Background. Blood pressure derangements are common in orthotopic liver transplantation (OLT), and are potentially associated with adverse outcomes if they are sustained. While this concept is often believed to be true, few have rigorously demonstrated the validity of this claim, especially in likely vulnerable OLT patients. Methods. We retrospectively investigated 827 patients who underwent OLT to determine the magnitude of these hemodynamic associations with adverse outcomes. The median value of the mean arterial pressure (MAP) and the fractional change in the median MAP between subsequent epochs (FCM) were calculated for every 5-minute epoch intraoperatively. Epochs were classified according to prespecified ranges of MAP and fractional changes in MAP (lability) between epochs. Multivariate stepwise logistic regression was used to model associations of risk factors and epochs of intraoperative blood pressure (BP) instability with primary (30-day mortality and/or graft failure) and secondary adverse outcomes. Results. Primary adverse outcomes occurred in 10.9% and 12.2% of patients for 30-day mortality and 30-day graft failure, respectively. Independent hemodynamic predictors for 30-day mortality and graft failure included sustained periods of MAP <50 mmHg and BP lability where the MAP changed >25%. All of these values were statistically significant. Conclusion. Although severe intraoperative hypotension and BP lability during OLT are often observed in current practice as consequences of major surgical manipulations and patient vulnerability, these are likely not benign conditions based on this retrospective analysis. Prospective trials are warranted to investigate the possibility that interventions tailored to avoidance of hypotension and BP lability may improve outcomes.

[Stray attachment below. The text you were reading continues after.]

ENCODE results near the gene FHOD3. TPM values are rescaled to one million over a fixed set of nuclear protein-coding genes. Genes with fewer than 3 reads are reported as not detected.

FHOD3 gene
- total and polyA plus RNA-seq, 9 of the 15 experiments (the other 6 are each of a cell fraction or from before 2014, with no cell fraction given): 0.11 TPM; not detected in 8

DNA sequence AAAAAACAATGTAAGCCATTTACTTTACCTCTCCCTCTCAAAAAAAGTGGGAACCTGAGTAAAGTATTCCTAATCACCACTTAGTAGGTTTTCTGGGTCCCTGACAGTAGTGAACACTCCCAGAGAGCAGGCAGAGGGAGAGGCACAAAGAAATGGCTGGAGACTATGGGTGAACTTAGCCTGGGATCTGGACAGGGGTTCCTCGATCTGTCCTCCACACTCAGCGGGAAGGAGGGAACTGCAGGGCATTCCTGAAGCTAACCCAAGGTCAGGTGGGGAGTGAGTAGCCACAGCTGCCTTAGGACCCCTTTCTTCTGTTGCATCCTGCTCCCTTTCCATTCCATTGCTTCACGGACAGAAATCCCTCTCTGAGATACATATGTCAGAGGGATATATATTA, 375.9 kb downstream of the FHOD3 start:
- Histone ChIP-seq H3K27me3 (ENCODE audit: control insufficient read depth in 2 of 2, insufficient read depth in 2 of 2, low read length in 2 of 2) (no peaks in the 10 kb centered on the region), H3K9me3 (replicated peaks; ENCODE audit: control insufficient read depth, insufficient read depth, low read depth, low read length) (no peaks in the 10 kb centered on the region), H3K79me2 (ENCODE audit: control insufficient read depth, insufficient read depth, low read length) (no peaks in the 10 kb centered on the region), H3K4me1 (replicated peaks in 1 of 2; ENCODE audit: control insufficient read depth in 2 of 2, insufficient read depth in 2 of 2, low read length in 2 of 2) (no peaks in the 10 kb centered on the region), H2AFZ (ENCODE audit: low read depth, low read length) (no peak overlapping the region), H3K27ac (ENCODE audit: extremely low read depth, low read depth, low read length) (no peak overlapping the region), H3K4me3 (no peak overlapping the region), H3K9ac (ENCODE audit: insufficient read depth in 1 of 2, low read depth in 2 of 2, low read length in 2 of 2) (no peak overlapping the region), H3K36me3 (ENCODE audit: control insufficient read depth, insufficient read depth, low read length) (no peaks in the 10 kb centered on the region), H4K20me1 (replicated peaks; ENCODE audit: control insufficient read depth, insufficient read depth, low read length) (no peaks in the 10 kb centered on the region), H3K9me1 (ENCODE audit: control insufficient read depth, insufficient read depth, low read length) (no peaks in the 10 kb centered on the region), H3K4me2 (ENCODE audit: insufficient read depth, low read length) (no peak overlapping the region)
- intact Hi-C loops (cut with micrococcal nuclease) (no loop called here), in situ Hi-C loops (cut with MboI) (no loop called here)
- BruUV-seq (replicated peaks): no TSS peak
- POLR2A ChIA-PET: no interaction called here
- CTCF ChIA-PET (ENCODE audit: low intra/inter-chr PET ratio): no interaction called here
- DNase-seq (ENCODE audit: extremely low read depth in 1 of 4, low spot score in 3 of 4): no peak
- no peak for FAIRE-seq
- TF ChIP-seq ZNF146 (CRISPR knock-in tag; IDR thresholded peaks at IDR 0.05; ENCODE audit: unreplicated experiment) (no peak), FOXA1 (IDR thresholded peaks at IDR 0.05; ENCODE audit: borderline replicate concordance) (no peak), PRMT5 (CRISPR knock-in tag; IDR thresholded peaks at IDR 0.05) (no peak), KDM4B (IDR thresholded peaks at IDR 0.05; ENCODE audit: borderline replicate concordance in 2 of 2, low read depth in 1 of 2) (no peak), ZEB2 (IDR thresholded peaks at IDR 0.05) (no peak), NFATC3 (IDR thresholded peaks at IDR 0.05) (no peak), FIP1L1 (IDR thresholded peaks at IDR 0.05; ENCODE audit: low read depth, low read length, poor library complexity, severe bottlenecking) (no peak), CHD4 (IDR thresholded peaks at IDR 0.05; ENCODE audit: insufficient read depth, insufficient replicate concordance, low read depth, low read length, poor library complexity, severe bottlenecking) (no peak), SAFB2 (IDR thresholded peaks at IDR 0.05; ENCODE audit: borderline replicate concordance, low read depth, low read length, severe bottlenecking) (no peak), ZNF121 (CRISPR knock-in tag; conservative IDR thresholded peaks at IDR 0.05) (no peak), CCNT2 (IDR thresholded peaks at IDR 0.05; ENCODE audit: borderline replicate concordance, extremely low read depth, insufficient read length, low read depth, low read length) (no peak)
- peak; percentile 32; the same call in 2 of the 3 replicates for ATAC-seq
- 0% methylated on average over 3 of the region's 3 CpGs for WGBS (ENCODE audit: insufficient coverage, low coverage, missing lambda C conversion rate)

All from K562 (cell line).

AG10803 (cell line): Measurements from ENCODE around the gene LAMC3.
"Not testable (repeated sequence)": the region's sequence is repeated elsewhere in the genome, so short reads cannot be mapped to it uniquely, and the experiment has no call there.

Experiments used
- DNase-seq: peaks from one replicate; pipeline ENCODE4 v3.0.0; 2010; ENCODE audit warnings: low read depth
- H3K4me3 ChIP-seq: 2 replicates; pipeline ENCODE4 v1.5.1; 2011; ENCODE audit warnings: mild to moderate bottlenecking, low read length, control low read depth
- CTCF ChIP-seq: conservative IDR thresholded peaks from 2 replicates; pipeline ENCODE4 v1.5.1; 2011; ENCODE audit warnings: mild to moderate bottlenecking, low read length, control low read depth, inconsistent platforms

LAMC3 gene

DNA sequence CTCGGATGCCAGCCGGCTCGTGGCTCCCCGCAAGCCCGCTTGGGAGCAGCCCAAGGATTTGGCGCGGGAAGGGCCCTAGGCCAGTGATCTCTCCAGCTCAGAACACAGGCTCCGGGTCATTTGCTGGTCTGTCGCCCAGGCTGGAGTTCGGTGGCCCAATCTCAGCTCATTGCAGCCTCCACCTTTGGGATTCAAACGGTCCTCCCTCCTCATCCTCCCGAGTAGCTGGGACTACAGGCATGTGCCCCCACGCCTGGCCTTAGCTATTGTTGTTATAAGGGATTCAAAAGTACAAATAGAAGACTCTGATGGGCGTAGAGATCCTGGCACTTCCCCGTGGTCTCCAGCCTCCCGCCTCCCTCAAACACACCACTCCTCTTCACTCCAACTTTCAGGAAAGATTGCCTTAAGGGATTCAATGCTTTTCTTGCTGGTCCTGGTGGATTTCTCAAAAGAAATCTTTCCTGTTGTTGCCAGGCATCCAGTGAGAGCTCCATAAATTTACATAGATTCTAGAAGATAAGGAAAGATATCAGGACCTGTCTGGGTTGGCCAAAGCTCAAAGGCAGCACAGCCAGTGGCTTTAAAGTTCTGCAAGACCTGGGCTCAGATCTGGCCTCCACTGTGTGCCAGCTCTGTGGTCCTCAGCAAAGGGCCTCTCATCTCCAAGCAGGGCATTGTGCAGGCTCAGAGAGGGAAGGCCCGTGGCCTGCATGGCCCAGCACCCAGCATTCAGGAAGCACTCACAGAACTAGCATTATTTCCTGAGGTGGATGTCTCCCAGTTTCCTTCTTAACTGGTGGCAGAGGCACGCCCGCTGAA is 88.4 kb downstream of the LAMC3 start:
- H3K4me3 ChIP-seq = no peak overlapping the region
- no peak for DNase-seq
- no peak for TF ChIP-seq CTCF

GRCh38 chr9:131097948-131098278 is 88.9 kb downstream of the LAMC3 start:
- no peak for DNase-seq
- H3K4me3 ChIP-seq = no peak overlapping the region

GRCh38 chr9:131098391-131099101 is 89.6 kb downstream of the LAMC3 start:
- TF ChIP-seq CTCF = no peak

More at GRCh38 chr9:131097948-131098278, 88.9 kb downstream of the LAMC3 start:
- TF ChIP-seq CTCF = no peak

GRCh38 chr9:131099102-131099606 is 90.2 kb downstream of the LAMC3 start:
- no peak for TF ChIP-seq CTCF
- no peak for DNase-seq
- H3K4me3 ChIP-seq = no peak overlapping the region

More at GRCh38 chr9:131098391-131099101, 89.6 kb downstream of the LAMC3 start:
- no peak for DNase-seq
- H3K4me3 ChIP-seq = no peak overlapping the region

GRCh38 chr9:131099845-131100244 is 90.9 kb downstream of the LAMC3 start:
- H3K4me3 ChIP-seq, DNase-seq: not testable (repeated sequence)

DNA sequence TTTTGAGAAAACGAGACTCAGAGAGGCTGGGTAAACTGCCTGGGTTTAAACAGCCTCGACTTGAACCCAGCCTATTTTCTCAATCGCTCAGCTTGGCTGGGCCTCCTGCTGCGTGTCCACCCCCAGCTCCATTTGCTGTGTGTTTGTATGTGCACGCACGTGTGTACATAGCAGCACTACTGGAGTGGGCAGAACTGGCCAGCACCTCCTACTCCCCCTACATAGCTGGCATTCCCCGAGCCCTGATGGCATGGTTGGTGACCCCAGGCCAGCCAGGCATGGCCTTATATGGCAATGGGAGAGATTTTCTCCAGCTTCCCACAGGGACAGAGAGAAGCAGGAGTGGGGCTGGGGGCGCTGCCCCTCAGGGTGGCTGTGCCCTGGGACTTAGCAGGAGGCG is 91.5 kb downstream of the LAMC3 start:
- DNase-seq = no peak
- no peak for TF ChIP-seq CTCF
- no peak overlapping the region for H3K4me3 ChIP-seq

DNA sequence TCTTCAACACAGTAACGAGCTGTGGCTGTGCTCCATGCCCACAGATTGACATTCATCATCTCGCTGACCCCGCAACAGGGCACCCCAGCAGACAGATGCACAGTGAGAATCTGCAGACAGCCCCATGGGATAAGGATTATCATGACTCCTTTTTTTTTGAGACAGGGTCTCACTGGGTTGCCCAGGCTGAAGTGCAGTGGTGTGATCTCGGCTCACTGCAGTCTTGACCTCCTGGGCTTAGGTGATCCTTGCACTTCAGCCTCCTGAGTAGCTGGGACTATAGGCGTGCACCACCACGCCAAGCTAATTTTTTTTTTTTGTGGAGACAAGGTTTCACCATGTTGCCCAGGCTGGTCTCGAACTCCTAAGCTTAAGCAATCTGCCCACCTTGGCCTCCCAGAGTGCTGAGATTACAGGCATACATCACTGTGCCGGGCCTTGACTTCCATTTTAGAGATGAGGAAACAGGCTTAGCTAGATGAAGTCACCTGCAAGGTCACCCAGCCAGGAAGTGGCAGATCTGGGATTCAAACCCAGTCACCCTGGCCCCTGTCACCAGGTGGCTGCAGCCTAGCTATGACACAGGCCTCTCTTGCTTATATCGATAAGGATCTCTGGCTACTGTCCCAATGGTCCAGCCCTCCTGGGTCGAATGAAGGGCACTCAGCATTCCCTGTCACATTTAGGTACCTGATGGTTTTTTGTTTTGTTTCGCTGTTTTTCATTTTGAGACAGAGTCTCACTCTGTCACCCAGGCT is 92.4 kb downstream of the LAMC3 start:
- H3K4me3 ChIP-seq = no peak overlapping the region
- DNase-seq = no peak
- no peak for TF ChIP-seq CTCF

|Original language||English (US)|
|Number of pages||13|
|State||Published - Jun 1 2013|
- Blood pressure
- Liver transplantation
ASJC Scopus subject areas
- Anesthesiology and Pain Medicine